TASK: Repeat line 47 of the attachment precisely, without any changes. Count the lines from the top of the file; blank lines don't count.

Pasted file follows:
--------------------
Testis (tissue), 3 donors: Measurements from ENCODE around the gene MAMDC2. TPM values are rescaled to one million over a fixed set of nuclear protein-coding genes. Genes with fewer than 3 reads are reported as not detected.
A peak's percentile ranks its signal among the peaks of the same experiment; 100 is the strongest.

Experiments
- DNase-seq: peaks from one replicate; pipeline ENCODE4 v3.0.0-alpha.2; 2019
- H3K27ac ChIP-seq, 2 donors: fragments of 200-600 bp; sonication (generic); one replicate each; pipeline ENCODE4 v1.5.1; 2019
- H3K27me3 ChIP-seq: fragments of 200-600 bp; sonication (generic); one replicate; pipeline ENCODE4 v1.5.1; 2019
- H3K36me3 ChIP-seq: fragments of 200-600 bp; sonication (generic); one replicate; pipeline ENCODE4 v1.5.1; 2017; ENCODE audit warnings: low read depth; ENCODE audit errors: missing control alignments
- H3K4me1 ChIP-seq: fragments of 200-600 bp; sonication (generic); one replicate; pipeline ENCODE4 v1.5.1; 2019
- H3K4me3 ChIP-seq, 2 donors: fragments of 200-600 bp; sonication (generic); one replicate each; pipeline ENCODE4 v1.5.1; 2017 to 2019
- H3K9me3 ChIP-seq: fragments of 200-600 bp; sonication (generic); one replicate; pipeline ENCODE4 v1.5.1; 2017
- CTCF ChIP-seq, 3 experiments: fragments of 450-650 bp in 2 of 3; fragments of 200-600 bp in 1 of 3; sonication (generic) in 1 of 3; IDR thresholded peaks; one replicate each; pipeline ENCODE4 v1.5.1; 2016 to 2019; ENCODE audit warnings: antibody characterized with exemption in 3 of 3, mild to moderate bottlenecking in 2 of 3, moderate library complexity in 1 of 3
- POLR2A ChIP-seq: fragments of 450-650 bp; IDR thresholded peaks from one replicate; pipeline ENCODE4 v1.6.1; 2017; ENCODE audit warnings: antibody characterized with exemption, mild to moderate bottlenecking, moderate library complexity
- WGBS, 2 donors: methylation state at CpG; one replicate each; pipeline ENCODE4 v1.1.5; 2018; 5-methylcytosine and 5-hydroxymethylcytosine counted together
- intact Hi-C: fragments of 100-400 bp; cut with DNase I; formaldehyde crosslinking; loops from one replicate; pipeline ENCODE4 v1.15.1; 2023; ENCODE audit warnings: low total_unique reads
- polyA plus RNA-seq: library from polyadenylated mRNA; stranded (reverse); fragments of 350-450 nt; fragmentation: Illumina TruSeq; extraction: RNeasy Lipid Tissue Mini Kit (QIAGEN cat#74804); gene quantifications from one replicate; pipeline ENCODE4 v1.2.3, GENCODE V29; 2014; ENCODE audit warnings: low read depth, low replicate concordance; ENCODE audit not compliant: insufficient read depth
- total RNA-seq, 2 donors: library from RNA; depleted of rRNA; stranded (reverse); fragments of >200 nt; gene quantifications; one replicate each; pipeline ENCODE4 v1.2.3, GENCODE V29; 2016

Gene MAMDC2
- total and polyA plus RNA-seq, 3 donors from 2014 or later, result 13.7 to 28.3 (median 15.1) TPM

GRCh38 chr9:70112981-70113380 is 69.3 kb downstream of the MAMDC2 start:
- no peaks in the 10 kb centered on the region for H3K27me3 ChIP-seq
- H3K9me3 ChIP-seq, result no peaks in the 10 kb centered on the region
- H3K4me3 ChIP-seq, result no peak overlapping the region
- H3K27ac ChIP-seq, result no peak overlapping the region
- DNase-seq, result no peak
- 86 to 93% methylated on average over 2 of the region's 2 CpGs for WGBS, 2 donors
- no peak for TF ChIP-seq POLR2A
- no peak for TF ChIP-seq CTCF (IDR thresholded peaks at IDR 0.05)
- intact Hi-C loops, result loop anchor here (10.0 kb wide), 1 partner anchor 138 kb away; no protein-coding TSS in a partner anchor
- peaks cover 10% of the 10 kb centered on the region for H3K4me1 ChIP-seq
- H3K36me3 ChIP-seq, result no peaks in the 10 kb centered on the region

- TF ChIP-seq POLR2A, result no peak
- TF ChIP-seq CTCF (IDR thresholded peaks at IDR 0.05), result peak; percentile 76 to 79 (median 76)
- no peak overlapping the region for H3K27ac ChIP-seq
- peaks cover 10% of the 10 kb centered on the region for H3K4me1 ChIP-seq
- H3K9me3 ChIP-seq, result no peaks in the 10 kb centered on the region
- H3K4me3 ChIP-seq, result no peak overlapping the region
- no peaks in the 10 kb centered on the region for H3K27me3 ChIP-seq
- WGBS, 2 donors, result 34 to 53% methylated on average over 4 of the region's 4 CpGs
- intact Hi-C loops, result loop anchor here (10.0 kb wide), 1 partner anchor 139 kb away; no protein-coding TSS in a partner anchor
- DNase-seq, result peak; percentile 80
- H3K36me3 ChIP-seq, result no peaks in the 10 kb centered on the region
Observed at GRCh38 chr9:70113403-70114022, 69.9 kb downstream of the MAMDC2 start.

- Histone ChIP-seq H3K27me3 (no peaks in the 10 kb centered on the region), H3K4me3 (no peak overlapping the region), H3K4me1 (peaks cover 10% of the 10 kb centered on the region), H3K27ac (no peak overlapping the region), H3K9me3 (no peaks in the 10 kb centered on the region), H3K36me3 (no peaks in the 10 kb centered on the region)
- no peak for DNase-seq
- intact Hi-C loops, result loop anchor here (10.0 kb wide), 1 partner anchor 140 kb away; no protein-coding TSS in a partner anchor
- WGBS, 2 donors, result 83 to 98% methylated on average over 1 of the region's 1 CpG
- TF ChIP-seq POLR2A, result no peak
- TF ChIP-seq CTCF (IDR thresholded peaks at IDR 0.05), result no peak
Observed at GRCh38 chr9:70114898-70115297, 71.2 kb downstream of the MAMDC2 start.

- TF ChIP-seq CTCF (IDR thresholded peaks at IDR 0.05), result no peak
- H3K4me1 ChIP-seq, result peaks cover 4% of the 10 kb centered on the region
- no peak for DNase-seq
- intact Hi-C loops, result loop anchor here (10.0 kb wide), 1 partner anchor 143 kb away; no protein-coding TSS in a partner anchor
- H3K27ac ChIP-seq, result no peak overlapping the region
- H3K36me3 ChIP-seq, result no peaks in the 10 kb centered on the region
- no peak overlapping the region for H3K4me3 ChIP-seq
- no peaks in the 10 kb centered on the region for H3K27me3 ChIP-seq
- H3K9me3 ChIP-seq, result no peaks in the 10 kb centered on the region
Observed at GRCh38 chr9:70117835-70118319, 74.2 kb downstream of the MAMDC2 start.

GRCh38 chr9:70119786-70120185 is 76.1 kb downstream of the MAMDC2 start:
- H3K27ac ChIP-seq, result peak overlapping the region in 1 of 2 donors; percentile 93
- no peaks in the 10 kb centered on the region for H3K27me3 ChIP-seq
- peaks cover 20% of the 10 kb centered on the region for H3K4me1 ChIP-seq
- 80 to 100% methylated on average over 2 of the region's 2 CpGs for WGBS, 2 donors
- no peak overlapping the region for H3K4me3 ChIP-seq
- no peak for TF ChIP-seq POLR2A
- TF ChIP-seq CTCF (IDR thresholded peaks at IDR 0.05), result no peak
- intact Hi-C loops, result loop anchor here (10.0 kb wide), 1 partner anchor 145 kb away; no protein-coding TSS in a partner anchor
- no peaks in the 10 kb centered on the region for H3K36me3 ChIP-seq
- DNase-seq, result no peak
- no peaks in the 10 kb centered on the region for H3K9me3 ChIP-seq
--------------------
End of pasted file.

- TF ChIP-seq POLR2A, result no peak